Pakistan’s lower house of parliament approved changes to the country’s punitive rape laws yesterday. Currently, rape in Pakistan is tried under Islamic law outlined in the Hudood Ordinances. A rape victim must produce four male witnesses to the crime, and if she is unable to prove her case, she is charged with adultery, which is punishable by death or flogging. The new legislation, called the Womens Protection bill, would allow a judge to decide whether to try rape cases under the Hudood Ordinances or Pakistans civil code, and it permits the use of forensic and circumstantial evidence in determining guilt, the New York Times reports. The amendments also outlaw sex with girls under 16 and reduce the sentence for consensual sex outside of marriage from death or flogging to five years in jail or a 10,000 rupees ($165) fine.
The changes must still be approved by the Senate, which is expected, and by President General Pervez Musharraf. In September, similar legislation was proposed, but never approved by the government. President Musharraf seems supportive of the legislation, saying, “I have taken a firm decision to change these unjust rape laws as it was necessary to amend them to protect women,” according to AP. The new proposals, however, have created a large schism within the legislature. According to the New York Times, Islamic fundamentalists boycotted the vote, and some have threatened to resign from parliament if the bill takes effect.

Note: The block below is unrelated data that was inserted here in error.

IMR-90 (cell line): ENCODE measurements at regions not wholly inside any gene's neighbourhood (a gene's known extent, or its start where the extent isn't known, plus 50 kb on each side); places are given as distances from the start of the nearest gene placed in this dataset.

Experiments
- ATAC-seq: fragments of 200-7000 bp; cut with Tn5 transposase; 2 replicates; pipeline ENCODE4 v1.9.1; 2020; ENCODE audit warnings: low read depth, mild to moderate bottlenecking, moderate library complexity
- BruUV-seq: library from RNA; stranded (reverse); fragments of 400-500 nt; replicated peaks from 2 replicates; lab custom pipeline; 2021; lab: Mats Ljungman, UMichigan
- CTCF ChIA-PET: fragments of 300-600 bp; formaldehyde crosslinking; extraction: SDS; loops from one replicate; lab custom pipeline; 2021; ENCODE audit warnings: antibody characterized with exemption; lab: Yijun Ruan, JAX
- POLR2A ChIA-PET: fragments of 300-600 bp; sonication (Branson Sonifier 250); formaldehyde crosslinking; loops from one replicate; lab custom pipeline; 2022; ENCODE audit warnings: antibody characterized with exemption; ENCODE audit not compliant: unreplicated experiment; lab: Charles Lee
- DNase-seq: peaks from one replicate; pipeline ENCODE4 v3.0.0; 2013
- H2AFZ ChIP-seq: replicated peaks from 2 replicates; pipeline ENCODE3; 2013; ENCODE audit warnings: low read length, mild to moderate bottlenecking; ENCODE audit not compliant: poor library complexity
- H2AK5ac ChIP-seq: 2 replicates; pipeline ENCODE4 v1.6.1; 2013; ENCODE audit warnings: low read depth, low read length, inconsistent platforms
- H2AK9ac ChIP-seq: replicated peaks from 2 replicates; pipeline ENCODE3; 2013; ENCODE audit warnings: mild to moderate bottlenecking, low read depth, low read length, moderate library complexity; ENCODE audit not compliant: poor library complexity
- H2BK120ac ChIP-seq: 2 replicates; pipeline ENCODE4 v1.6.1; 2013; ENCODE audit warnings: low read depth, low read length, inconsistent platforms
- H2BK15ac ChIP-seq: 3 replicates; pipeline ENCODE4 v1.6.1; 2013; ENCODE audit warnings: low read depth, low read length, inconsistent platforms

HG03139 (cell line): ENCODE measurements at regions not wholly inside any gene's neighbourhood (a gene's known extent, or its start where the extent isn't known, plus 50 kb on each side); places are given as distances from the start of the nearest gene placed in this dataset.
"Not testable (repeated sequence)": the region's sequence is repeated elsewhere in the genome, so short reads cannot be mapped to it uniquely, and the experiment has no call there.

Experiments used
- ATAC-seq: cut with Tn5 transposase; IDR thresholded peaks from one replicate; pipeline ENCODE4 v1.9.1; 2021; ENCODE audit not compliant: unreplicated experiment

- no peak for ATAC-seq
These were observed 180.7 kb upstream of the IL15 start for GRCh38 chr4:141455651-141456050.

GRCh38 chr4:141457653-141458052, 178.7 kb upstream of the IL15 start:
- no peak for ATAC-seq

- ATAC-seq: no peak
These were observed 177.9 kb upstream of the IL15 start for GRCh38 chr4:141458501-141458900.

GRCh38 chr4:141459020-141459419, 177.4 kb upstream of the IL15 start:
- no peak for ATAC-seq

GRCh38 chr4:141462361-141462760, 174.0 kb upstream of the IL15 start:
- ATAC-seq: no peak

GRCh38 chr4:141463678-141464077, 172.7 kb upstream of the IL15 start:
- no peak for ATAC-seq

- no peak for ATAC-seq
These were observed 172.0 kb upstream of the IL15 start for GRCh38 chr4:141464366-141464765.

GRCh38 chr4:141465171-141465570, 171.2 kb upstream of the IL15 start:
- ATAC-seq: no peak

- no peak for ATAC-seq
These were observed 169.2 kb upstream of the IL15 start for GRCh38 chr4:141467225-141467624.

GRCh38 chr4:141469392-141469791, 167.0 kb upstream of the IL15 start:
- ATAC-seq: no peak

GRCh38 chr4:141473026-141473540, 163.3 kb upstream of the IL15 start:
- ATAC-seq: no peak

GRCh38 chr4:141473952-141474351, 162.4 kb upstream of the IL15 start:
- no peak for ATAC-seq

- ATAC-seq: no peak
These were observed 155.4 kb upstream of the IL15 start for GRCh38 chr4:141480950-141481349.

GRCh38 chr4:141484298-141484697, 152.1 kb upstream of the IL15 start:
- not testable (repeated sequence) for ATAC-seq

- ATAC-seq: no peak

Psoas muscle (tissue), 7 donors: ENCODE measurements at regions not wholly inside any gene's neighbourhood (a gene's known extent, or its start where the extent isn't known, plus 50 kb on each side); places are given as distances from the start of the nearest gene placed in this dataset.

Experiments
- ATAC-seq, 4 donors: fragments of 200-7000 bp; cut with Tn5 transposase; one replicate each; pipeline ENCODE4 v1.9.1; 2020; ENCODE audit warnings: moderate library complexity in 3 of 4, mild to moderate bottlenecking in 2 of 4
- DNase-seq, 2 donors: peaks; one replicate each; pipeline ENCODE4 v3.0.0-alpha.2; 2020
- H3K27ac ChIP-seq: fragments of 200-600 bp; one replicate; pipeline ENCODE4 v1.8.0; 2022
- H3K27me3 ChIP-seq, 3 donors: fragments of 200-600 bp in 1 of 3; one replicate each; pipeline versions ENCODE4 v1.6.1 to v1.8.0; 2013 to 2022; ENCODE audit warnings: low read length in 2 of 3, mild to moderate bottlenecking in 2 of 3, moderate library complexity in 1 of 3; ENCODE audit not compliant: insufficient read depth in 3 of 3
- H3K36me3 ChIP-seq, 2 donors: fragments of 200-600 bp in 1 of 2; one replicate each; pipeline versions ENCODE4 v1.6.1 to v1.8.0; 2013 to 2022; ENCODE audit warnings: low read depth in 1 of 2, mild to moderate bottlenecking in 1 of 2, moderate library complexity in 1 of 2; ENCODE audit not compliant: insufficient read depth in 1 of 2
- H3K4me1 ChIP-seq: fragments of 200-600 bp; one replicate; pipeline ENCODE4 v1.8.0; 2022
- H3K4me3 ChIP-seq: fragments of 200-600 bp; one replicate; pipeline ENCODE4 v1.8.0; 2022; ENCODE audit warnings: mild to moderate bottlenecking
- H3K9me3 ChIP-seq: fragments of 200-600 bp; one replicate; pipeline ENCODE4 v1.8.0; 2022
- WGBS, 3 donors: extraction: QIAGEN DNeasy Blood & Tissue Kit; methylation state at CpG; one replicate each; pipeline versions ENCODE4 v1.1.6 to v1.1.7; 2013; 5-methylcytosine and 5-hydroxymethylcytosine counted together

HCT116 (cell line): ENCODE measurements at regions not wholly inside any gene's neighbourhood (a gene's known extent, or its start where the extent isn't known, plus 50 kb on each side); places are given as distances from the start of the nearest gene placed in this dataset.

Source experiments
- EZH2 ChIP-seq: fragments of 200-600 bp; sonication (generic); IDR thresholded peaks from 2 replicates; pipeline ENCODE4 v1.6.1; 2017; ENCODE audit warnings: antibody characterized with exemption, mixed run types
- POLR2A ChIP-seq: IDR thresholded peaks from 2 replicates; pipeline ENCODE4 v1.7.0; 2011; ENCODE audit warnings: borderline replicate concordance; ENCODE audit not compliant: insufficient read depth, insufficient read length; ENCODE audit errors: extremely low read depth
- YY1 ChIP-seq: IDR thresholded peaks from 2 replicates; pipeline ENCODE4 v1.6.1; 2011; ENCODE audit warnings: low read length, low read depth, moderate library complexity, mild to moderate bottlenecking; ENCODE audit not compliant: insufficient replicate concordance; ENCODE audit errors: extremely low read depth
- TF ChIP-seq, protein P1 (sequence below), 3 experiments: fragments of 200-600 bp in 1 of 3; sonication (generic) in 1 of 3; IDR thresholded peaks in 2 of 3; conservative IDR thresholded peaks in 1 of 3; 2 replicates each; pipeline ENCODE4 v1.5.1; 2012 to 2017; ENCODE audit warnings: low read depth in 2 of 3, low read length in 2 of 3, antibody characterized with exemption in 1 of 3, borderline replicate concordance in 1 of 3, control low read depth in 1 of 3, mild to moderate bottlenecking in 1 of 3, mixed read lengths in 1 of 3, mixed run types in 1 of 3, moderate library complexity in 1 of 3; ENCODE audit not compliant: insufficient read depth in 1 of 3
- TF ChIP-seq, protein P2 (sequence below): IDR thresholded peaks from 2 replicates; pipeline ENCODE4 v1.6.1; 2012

Local and international activists have been calling for a reform of Pakistans rape laws, especially after the 2002 gang-rape of Mukhtar Mai. A tribal council in a rural area of Pakistan ordered the gang rape of Mai after she approached the council in hopes of settling a dispute involving the kidnapping of her younger brother and his affair with a woman of a higher caste. Mai has become a womens rights activist, posting a blog and establishing two schools, in addition to speaking out about her experiences in Pakistan.